|Card draw simulator|
Odds: 0% – 0% – 0% more
|None. Self-made deck here.|
Welcome to the next installment of "Alex brings an agenda no-one plays to Worlds, then does surprisingly well with it!"
I've gone off-meta before, but I don't think anyone will argue if I say The Long Voyage is probably as off-meta as you can get. That said, it is surprisingly effective in a huge number of matches, and is definitely WAY more consistent than you'd think for a hundred-card deck.
Okay, so, Long Voyage. Huge deck, little bit of extra draw that uses up your faction kneel. So if you want to see specific characters it's probably a bad idea. However, if you only care about spitting out challenge icons - and those icons can come out for super cheap - it becomes a bit more reasonable, no?
Mulligan for a resource location - you need to play a few sub-standard ones in order to find them early - then just maximize your setup. Standard opener is obviously Maiden, which helps down the road when you're trying to force the opponent to go first. You'll usually follow it up with the second copy but occasionally a Duel or VD is better.
After that, you're just looking to cover your bases as far as icons go (so favor playing characters with icons you're short on), and putting out your extra draw. Conveniently, Maiden helps you maximize Hobb and Eastwatch as well, since you play the other Seven plots too. Smith is amazing with 11 attachments, Father can be another huge tempo swing in the same vein as Mutiny (with the benefit of getting past bodyguards and the like), and Supporting is excellent against any deck hoping to ambush or shadows-in a card in challenges. Three already excellent cards that just get better with Maiden helping out.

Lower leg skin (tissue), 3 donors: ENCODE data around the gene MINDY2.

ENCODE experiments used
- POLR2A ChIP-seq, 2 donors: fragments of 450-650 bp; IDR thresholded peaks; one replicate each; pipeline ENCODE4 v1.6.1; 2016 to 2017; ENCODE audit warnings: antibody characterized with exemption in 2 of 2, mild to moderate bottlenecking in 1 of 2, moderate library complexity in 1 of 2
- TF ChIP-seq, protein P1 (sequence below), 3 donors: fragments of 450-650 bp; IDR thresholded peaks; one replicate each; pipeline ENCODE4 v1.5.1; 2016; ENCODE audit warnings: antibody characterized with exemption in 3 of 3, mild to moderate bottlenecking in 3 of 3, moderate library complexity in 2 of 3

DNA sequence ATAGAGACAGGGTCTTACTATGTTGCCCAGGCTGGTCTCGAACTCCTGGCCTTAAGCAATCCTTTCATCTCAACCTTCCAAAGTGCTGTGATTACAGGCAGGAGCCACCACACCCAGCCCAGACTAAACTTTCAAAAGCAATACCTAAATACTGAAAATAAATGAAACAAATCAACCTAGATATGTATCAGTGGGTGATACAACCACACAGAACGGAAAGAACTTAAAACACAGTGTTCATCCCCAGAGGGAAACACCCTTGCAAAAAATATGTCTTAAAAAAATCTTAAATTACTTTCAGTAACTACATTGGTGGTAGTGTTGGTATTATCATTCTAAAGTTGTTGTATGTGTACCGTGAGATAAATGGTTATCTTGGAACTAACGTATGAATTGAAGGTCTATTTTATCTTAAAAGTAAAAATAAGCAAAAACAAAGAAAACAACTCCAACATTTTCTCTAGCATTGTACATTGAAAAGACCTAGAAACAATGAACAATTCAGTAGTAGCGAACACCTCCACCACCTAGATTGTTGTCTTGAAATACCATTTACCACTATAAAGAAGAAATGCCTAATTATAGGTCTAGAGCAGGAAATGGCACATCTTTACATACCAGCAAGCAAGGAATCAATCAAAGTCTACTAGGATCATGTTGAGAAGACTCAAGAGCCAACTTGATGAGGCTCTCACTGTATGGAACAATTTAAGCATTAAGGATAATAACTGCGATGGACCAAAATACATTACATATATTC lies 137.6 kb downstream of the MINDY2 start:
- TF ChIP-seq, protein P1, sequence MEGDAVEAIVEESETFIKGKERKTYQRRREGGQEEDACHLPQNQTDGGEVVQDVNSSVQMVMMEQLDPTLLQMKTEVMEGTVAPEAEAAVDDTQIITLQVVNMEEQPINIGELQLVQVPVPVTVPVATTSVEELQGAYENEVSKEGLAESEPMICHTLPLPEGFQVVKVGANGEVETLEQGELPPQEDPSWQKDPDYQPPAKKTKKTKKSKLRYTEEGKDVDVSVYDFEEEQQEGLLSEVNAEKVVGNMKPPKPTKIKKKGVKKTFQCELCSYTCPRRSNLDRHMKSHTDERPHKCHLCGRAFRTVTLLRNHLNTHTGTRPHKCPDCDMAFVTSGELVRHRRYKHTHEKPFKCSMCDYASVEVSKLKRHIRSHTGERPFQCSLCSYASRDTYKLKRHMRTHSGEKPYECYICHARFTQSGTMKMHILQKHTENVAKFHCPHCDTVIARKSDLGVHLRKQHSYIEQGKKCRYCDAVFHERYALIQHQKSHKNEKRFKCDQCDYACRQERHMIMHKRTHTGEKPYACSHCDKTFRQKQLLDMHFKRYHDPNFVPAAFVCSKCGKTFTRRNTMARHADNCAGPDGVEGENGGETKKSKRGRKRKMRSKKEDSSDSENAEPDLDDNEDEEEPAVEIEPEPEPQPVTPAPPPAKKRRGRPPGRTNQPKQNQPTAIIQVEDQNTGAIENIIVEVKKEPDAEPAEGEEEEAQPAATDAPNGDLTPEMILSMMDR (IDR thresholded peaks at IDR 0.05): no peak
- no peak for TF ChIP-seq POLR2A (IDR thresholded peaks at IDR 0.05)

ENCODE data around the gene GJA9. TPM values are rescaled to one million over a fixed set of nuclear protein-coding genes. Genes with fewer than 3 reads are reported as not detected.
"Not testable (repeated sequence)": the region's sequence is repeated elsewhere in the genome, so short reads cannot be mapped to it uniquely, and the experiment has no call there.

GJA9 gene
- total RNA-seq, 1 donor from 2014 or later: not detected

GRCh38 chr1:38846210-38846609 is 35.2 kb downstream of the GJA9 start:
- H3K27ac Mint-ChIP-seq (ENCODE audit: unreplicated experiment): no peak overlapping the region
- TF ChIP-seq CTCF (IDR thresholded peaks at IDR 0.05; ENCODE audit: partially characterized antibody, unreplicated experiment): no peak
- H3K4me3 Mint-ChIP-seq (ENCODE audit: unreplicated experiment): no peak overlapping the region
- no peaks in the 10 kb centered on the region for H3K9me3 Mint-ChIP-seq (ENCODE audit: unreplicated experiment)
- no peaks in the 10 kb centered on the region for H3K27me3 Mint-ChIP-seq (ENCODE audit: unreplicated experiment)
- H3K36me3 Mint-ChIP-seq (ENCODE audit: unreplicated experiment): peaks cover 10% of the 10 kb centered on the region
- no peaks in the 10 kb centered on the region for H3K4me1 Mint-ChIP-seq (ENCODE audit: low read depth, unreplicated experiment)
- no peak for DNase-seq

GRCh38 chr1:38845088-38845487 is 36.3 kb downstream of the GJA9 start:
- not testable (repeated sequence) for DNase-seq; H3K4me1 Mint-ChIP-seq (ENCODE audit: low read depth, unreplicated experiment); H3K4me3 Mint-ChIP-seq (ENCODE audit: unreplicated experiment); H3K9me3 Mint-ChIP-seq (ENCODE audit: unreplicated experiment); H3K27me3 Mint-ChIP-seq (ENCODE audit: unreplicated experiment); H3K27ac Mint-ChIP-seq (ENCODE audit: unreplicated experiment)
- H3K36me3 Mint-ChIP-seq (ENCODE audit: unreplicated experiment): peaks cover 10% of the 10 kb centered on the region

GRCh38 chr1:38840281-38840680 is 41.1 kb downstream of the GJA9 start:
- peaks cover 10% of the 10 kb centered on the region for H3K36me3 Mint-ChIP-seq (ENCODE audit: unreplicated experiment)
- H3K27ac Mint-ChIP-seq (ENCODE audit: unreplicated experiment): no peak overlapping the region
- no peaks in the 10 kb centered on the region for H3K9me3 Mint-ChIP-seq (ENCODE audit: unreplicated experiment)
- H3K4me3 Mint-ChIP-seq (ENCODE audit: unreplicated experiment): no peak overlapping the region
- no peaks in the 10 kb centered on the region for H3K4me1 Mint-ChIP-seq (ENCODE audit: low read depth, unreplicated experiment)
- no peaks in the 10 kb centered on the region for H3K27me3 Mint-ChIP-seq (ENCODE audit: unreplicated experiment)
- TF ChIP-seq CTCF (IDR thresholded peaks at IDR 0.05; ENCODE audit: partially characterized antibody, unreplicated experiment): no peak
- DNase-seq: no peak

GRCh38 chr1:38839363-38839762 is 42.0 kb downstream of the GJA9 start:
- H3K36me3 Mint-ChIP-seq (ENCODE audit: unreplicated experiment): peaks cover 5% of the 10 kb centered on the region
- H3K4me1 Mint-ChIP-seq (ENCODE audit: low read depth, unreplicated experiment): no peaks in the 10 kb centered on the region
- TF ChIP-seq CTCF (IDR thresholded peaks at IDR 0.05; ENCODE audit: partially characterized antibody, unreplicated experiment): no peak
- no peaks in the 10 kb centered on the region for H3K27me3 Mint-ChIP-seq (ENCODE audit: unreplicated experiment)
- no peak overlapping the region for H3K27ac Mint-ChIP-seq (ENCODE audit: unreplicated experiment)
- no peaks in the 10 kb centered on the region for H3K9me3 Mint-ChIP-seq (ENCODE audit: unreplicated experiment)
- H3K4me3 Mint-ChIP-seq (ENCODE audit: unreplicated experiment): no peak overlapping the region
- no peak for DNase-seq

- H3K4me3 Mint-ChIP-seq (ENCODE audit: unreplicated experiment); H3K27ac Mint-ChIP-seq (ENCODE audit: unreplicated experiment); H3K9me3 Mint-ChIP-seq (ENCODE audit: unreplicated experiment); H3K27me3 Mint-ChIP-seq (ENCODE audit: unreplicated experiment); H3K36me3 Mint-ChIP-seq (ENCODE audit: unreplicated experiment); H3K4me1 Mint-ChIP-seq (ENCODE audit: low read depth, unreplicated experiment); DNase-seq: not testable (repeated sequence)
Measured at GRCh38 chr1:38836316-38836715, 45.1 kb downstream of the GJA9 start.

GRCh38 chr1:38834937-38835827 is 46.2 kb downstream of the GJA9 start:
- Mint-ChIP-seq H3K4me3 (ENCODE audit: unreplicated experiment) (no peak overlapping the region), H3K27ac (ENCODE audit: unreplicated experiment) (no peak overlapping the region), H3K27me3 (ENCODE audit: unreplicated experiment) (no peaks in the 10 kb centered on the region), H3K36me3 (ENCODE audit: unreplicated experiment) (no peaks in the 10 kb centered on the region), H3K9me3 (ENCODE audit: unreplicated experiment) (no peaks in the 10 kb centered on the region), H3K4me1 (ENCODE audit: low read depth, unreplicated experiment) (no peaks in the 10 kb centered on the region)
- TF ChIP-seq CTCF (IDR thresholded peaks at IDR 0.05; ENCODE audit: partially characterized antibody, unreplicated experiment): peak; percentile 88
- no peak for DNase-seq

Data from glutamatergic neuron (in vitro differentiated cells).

Duel, VD, Craven, Milk, and Mutiny are all excellent against houses that actually play good characters, each one typically giving you a huge tempo advantage (keeping five characters on the board on a VD turn, tossing a three-cost character with Mutiny to ditch their seven-coster, etc). In a hundred-card deck, yeah, you're unlikely to find any given specific card, but if you're drawing twice as many cards as your opponent every turn, you'll fairly quickly find something that helps you out.
You DO need to be concerned about First Snow, potentially. You basically need to always think to yourself "if the opponent plays FS next turn, how will I be prepared to survive it" (you kind of need to think that way about the other resets as well, but less so). It might not be worth playing Mutiny if it gets rid of one of your only characters above three-cost.
My two losses at Worlds were both to Greyjoy Fealty, unsurprisingly. In the first loss against Wolf Bian, I was unable to find any resources to speak of - the one Underground Vault I found on turn three or four was burned with WDNS that same turn. In the Top 16 match, against Marti, he got a Raiding Longship out turn one, and I couldn't spam out enough characters (or attachments on the ones I had) to keep up - that plus a couple of well-placed WDNS locked it up.
The normal strat against this deck is pretty much what you'd think - Craven/Milk on Balon, Euron, or Asha, and get tempo on them with well-timed VD, Father, and Mutiny plays. If Greyjoy stays on top of the meta it may actually be worth playing an extra copy or two of Old Tattersalt to help find those attachments earlier.